Frankie & Johnny (and John)

September 22, 2016 at 10:30 am

Today’s post comes from composer Kile Smith – I had to share this. I heard it on the radio this week and was really caught off guard by his words. His analysis helps to capture the difference between what is Art Music and what is not (“rock rolled over sophistication”).

The original post comes from the WRTI blog, “Arts Desk“. Here it is:

Two Englishmen, Guy Wood and Robert Mellin, slipped it into the Great American Songbook just before it closed, just as rock rolled over sophistication. It begins from below, a slowly twisting Roman candle of a tune, and explodes in the top range of the singer, as the eyes of onlookers reflect the glory of what songs once were.

Sinatra recorded “My One and Only Love” right away, in 1953, but ten years later John Coltrane and Johnny Hartman made it a landmark of an age.

Johnny Hartman sounds like a man who breaks his heart open, and yours.

Coltrane’s tenor saxophone sounds as if it’s made of something not of this world, and yet it is uncannily apt. Every note is a discovery, every phrase an experiment that comes out exactly right.

Johnny Hartman sings the way every man wishes to sing—an everyman standing up in a room suddenly silent—sounding like a man, but a man who breaks his heart open, and yours. And just when he sounds like anybody, that voice turns into one in ten million.

John Coltrane and Johnny Hartman spread their mystic charms, especially in the high ranges of their low instruments. In “My One and Only Love” they made a song for the ages. Remember what songs once were.

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Hey man, it happens.

May 13, 2016 at 10:20 am

Friday the 13th. How many bad things could happen today?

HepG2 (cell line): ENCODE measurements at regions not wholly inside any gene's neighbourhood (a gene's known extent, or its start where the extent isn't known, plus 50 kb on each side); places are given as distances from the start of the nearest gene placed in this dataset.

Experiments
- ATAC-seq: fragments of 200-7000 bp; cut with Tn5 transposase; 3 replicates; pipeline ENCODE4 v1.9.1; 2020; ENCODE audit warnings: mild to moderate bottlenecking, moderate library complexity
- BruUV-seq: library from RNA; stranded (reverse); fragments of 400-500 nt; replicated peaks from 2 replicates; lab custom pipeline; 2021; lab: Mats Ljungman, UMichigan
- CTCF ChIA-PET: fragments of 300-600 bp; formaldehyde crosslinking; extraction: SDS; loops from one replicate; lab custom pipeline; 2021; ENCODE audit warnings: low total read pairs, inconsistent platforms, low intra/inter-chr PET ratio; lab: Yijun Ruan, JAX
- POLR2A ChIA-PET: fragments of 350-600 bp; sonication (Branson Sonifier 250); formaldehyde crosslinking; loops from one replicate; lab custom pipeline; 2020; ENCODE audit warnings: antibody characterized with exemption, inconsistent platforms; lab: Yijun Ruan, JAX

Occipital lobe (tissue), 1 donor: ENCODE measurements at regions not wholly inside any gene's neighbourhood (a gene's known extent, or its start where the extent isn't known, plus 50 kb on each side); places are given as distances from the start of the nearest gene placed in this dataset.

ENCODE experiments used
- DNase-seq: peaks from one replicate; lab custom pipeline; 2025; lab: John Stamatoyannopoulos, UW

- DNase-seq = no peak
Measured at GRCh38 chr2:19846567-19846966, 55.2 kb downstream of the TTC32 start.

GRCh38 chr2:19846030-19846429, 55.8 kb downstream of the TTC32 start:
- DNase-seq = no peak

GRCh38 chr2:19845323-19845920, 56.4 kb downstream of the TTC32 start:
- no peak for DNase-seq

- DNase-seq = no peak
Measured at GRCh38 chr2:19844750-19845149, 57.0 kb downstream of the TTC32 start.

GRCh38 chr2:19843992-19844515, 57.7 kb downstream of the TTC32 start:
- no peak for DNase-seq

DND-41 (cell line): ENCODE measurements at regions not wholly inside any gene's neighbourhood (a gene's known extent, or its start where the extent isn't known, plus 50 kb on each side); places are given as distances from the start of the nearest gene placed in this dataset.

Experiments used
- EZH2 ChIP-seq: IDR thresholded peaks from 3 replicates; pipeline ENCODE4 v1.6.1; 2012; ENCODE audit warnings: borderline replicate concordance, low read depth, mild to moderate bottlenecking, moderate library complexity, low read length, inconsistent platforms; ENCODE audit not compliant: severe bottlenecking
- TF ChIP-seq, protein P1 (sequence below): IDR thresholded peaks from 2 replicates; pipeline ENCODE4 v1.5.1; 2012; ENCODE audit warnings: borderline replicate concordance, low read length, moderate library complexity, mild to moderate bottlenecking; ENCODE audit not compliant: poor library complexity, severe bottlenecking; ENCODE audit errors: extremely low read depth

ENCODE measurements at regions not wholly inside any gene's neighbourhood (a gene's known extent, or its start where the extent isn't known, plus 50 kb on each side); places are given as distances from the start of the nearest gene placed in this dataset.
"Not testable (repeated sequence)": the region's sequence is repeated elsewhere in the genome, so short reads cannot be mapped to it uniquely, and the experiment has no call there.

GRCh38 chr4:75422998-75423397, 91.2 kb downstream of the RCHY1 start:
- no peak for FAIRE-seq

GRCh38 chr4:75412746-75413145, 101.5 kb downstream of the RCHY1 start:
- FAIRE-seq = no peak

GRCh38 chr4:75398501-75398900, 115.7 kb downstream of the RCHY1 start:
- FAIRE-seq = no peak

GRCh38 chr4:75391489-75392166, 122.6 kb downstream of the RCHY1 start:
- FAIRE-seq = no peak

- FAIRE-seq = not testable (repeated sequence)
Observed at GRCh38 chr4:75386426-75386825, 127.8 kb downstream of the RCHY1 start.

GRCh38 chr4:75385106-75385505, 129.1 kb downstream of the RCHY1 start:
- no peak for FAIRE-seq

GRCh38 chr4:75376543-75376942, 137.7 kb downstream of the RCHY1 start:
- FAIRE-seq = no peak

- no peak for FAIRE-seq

Instead of a traditional “listen to this” post, I’m going to bend to popular culture and put give a list of fails, not because we need a laugh at someone else’s expense, but because, well, it happens. We’ve all had a day where fate seems to be against us and we screw up big time. The real test is not whether we screw up or not, it’s in how we pick ourselves up afterwards and move on gracefully.

Speaking of picking ourselves up, that’s exactly what this unfortunate tenor has to do.

I really admire this guy, because under the high-stress of being onstage, trying to remember his words, notes, choreography, and acting, his fall only stops him for a second, and then he’s back on task – and look at the great response from the audience. We’ve been there, man, we’ve all been there.

Equipment malfunction is a major cause of musical disaster. Sometimes, there’s nothing you can do except put down your instrument and try to look good.

Hey, it happens.

And of course, the classic “sheet music falls off the stand” disaster – always at the pivotal moment of your performance, too.

It happens; bravo to this timpanist who keeps his cool and doesn’t miss a note.

And then, sometimes the malfunction doesn’t have to do with the equipment itself, but because the musician doesn’t know how to use the equipment – like this organist who accidentally hits a transposing button at the most important and iconic part of Handel’s Messiah.

It happens. Bad luck to this organist that s/he was playing the loudest instrument at the loudest moment of a loud piece when “it” hit the fan.

But then, sometimes you screw up because you’ve been drinking. Even if you don’t know Bolero, you can probably spot the errors.

We’ve been there. Keep calm and carry on making music.

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